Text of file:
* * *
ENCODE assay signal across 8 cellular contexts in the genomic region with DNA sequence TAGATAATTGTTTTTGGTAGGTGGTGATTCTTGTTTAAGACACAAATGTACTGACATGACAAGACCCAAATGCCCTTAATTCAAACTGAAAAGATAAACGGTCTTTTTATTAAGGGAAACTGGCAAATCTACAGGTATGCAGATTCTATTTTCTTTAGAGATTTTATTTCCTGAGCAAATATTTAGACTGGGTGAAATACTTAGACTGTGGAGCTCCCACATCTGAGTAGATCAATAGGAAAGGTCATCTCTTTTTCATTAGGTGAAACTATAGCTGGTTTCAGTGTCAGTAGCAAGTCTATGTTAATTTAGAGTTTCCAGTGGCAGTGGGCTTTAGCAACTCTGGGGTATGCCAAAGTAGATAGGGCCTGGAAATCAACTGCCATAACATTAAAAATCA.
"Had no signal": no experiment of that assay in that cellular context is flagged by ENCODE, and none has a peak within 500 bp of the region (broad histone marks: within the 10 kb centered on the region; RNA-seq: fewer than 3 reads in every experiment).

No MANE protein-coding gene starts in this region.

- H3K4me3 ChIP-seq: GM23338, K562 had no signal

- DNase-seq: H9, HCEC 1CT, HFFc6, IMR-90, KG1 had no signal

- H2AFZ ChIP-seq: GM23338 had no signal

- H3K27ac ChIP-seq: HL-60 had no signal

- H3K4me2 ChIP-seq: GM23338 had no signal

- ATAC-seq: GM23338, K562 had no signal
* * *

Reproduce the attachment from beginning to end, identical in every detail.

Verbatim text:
ENCODE assay signal across 8 cellular contexts in the genomic region with DNA sequence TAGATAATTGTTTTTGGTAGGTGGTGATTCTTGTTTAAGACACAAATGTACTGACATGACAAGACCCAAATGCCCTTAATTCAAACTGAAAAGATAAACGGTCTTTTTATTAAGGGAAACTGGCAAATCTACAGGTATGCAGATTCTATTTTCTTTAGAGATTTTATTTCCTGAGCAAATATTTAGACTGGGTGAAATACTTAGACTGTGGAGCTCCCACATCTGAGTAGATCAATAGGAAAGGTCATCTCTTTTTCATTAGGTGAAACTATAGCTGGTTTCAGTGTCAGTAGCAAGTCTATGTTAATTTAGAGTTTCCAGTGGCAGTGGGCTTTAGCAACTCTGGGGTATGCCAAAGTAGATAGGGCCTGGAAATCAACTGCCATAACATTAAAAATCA.
"Had no signal": no experiment of that assay in that cellular context is flagged by ENCODE, and none has a peak within 500 bp of the region (broad histone marks: within the 10 kb centered on the region; RNA-seq: fewer than 3 reads in every experiment).

No MANE protein-coding gene starts in this region.

- H3K4me3 ChIP-seq: GM23338, K562 had no signal

- DNase-seq: H9, HCEC 1CT, HFFc6, IMR-90, KG1 had no signal

- H2AFZ ChIP-seq: GM23338 had no signal

- H3K27ac ChIP-seq: HL-60 had no signal

- H3K4me2 ChIP-seq: GM23338 had no signal

- ATAC-seq: GM23338, K562 had no signal